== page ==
“The question as to what we mean by truth and falsehood, which we considered in the proceeding chapter, is of much less interest than the question as to how we can know what is true and what is false. This question will occupy us in the present chapter. There can be no doubt that some of our beliefs are eroneous; thus we are led to inquire what certainty we can ever have that such and such a belief is not erroneous. In other words, can we ever know anything at all, or do we merely sometimes by good luck believe what is true? Before we can attack this question, we must, however, first decide what we mean by ‘knowing’, and this question is not so easy as might be supposed.

At first site we might imagine that knowledge could be defined as ‘true belief’. When what we believe is true, it might be supposed that we had achieved a knowledge of what we believe. But this would not accord with the way in which the word is commonly used. To take a very trivial instance: If a man believes that the late Prime Minister’s last name began with a B, he believes what is true, since the late Prime Minister was Sir Henry Campbell Bannerman. But if he believes that Mr. Balfor was the late Prime Minister, he will still believe that the late Prime Minister’s last name began with a B, yet this belief, though true, would not be thought to constitute knowledge. If a newspaper, by an intelligent anticipation, announces the result of a battle before any telegram giving the result has been received, it may by good fortune announce what afterwards turns out to be the right result, and it may produce belief in some of its less experienced readers.” [Source: “Free Weekly Proofreading Exercise” at www.proofreading-course.com]

Corrections:

  1. The word “proceeding” is semantically incorrect as far as the intended context. It should be replaced with “preceding”.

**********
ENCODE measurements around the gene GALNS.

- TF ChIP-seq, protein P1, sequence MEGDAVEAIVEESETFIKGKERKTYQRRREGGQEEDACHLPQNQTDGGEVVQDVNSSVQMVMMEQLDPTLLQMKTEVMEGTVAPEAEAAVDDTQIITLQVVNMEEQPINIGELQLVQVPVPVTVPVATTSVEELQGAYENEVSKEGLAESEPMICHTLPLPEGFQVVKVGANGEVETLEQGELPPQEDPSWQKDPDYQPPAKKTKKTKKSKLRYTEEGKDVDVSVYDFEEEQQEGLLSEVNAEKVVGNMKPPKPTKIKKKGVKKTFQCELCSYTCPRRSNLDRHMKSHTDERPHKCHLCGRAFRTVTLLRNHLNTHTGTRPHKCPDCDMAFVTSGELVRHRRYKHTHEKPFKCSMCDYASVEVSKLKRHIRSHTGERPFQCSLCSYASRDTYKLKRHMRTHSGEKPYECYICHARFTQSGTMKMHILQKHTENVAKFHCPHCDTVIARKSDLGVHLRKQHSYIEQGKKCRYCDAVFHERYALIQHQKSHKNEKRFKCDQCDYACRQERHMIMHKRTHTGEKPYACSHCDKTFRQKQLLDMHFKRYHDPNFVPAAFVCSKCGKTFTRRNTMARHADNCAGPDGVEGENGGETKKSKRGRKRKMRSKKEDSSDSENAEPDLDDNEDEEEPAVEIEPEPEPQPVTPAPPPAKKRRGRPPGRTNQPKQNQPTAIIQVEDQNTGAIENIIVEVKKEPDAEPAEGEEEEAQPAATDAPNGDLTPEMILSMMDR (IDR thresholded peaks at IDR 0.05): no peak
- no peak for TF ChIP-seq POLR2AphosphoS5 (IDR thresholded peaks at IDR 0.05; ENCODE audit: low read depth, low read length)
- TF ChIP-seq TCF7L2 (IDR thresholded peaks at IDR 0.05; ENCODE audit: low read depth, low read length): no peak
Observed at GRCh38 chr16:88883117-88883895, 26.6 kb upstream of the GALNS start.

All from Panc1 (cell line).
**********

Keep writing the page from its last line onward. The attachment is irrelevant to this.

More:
2. There is a spelling error with “eroneous”. The correct spelling is “erroneous”.
  3. Like with the first error, the word “site” is semantically incorrect and it is to be replaced with “sight”.
  4. There is another spelling error in question here: “Balfor” should be “Balfour”, if researched, which at times becomes unavoidable during proofreading any text.

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Another Text for a Proofreading Practice

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Today’s post entails yet another sample text-based worksheet [Source: “Free Weekly Proofreading Exercise” at www.proofreading-course.com].

“The question as to what we mean by truth and falsehood, which we considered in the proceeding chapter, is of much less interest than the question as to how we can know what is true and what is false. This question will occupy us in the present chapter. There can be no doubt that some of our beliefs are eroneous; thus we are led to inquire what certainty we can ever have that such and such a belief is not erroneous. In other words, can we ever know anything at all, or do we merely sometimes by good luck believe what is true? Before we can attack this question, we must, however, first decide what we mean by ‘knowing’, and this question is not so easy as might be supposed.

At first site we might imagine that knowledge could be defined as ‘true belief’. When what we believe is true, it might be supposed that we had achieved a knowledge of what we believe. But this would not accord with the way in which the word is commonly used. To take a very trivial instance: If a man believes that the late Prime Minister’s last name began with a B, he believes what is true, since the late Prime Minister was Sir Henry Campbell Bannerman. But if he believes that Mr. Balfor was the late Prime Minister, he will still believe that the late Prime Minister’s last name began with a B, yet this belief, though true, would not be thought to constitute knowledge. If a newspaper, by an intelligent anticipation, announces the result of a battle before any telegram giving the result has been received, it may by good fortune announce what afterwards turns out to be the right result, and it may produce belief in some of its less experienced readers.”

Next week: Correction of the errors

Self-Help: Proofreading / Editing